Killer Whales Arrive on Central Oregon Coast - Other Whales Too
(Depoe Bay) – Like clockwork, the Killer Whales have arrived on the central Oregon coast (Orca photo above courtesy Whale Watch Center).
Every year about this time, almost exactly on April 15, they appear off the waters of this area, cruising around looking for the easiest prey to munch on, especially baby whales that are coming up north after being born off the waters of Mexico.
Rick and Peg Leoni, owners of Trollers Lodge, spotted them on Monday, after a series of calls from people down the coast in a kind of spontaneous phone tree, letting their neighbors know the pod was traipsing towards them.
Carole Barkhurst, head of the Depoe Bay Chamber, saw them on Monday as well – a pdd of somewhere around 20. She saw them from her home near Otter Rock, and called the sighting “spectacular.”
“There were two groups of them,” Barkhurst said. “At first it looked like two pods. But it was just one.”
It was a neighbor who pointed there appeared to be only one male, or buck, in the pod – which is somewhat unusual.
“In past years when we've seen them they kind of lollygag around,” Barkhurst said. “These guys – they were going.”
The Whale Watch Center in Depoe Bay said some were spotted in February already, although they weren’t open on Monday to see the pod that came through this week.
A run of spectacular weather and calm waves has allowed these Orcas to be spotted. Storms tend to chase whales farther offshore, and large waves prevent them from being seen. This week has had none of that.
The Orcas tend to show up right around April 15 and then stay for a few weeks. Some years, they’ve even stayed through June.
They will often hang out near the jetties of Yaquina Bay in Newport. Sometimes, they come into the bay, chasing seals and sea lions, if they can’t find baby Gray whales.
One sighting in recent years was of a Killer whale chasing a seal all the way through Yaquina Bay.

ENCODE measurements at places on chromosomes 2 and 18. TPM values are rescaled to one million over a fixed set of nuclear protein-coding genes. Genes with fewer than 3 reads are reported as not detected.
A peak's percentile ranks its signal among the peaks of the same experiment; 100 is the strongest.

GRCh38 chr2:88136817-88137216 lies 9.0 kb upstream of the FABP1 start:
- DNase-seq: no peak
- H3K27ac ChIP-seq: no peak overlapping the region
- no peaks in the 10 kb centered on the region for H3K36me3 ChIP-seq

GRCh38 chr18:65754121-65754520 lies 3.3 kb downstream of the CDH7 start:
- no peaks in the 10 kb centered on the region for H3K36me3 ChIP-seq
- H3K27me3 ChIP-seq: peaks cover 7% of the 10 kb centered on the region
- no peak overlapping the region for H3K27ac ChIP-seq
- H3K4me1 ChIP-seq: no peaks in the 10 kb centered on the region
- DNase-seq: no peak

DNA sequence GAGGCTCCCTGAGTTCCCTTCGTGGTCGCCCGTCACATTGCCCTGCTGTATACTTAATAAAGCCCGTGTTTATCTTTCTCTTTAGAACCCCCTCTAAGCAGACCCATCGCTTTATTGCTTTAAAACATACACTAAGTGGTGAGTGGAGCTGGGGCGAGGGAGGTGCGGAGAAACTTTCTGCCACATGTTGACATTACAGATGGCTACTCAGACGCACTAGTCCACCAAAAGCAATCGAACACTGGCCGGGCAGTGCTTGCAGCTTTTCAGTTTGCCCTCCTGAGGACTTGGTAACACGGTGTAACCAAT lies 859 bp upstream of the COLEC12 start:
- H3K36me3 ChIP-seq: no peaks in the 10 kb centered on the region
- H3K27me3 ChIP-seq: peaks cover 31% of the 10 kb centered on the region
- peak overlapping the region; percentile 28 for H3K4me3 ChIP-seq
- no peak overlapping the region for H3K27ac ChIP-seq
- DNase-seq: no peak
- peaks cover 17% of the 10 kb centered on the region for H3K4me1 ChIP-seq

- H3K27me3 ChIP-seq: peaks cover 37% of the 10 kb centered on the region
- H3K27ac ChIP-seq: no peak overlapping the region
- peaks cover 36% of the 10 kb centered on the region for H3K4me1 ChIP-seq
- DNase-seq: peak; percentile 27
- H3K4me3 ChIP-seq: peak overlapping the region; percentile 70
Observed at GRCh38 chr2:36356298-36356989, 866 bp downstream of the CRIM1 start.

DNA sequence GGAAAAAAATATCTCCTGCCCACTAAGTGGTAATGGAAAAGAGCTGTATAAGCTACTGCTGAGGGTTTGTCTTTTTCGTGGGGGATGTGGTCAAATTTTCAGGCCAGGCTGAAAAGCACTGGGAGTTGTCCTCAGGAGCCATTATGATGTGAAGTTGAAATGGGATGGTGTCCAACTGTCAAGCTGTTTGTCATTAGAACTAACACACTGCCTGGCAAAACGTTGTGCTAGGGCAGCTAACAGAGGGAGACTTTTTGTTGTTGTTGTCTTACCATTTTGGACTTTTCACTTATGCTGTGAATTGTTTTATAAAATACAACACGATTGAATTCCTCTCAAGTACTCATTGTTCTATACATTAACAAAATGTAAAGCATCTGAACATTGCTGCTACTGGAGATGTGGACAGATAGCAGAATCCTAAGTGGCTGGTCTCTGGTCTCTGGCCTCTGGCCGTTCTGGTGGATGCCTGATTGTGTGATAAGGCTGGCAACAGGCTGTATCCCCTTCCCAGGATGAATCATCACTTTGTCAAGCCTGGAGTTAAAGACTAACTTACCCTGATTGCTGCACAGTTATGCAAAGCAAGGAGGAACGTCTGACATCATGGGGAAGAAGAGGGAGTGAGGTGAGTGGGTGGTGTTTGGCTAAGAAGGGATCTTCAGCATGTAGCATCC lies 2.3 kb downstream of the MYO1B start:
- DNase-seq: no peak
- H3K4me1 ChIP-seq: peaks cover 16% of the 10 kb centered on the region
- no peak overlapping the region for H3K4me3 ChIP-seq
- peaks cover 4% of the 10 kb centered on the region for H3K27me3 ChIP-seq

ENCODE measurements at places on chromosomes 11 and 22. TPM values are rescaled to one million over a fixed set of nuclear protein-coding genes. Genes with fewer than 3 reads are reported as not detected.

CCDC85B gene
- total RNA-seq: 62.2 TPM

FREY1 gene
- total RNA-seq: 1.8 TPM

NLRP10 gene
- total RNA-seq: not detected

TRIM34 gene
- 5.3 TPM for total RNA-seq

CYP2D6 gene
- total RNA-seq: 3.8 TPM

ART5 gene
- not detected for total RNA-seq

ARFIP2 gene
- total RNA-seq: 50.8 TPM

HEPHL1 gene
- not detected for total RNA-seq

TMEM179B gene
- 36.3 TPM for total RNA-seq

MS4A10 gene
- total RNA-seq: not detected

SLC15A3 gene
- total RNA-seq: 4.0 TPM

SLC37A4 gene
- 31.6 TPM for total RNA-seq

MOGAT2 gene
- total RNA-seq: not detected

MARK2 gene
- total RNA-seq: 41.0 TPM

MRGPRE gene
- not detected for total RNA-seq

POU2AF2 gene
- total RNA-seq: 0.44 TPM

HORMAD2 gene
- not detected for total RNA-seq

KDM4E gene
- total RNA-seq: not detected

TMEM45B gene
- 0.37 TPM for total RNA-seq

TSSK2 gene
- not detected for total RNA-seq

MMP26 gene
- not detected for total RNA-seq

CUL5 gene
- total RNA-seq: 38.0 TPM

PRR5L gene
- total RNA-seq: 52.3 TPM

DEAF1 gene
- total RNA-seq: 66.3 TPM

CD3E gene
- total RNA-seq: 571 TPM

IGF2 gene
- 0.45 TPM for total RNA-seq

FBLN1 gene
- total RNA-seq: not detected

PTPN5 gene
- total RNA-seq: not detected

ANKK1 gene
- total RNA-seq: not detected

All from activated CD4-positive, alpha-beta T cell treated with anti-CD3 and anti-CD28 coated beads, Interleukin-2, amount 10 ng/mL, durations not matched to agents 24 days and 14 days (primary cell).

The Whale Watch Center's Dave Newton said it is all food related. They are in search of the easiest prey.
To catch sight of these killer whales, just like spotting any whale, Newton suggests patience, and head to a high vantage point. The Newport area has many of these, such as the lighthouse at Yaquina Bay, the Yaquina Head area, Don Davis Memorial Park in Nye Beach, and nearby at Cape Foulweather. The headquarters for the Whale Watch Spoken Here program is in Depoe Bay, at the seawall, and another good spot for seeing them as well.
Thursday’s gorgeous sunny conditions resulted in quite the whale buzz for gray whales. Further south, around Cape Perpetua and Yachats, onlookers gathered to watch numerous whale spouts along this stretch of southern Lincoln County.
Newton said gray whale sightings haven’t been great at the center lately, but he called this run of reports south of Depoe Bay a “good sign.”
Gray whales should be easily spotted along the north coast as well during this run of nice weather – which is expected to last through the weekend, and then come back later in the week after some rain. Head to high vantage points like Cape Meares near Oceanside, Cape Kiwanda at Pacific City, the Neahkahnie overlooks above Manzanita, or Ecola State Park at Cannon Beach.
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